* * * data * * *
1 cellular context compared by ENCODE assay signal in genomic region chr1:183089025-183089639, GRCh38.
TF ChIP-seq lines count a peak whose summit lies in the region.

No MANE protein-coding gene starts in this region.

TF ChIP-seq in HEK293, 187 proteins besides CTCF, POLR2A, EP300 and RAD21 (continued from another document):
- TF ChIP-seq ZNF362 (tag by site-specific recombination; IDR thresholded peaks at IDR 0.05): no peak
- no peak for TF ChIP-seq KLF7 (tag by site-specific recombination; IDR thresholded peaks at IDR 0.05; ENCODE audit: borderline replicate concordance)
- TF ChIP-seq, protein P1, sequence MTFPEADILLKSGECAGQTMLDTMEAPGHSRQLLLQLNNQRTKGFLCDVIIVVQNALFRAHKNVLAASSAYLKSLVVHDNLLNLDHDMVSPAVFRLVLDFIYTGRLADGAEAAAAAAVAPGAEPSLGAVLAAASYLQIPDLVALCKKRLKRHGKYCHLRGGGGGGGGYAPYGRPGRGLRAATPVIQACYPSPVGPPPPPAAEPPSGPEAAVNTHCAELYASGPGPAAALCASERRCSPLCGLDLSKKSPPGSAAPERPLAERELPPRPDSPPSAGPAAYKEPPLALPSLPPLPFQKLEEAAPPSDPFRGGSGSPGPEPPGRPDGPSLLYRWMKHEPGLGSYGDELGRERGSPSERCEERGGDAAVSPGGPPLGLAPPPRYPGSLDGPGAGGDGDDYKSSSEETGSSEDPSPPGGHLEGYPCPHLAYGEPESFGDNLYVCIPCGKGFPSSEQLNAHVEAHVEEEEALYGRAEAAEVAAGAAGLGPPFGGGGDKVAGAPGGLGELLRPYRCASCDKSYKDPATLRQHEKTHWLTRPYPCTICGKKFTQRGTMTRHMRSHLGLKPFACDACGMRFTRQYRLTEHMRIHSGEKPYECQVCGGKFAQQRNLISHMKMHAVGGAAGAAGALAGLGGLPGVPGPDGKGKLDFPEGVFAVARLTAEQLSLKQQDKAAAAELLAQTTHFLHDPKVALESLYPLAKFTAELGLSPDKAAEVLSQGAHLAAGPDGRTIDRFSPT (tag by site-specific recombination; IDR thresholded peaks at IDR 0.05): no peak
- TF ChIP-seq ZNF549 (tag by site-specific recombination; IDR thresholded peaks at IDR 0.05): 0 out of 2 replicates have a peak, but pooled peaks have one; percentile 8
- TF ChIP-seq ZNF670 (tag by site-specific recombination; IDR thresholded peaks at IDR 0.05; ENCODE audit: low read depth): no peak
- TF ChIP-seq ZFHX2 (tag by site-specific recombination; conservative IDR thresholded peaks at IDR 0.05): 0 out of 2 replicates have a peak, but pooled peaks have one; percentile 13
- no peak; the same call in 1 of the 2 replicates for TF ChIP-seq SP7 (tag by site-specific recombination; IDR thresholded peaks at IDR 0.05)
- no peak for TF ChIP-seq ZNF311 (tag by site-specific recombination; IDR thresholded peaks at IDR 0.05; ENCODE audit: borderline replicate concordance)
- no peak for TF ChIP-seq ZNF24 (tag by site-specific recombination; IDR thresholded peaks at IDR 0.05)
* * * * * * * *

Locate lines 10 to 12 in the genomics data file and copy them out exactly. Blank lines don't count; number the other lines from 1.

- TF ChIP-seq ZFHX2 (tag by site-specific recombination; conservative IDR thresholded peaks at IDR 0.05): 0 out of 2 replicates have a peak, but pooled peaks have one; percentile 13
- no peak; the same call in 1 of the 2 replicates for TF ChIP-seq SP7 (tag by site-specific recombination; IDR thresholded peaks at IDR 0.05)
- no peak for TF ChIP-seq ZNF311 (tag by site-specific recombination; IDR thresholded peaks at IDR 0.05; ENCODE audit: borderline replicate concordance)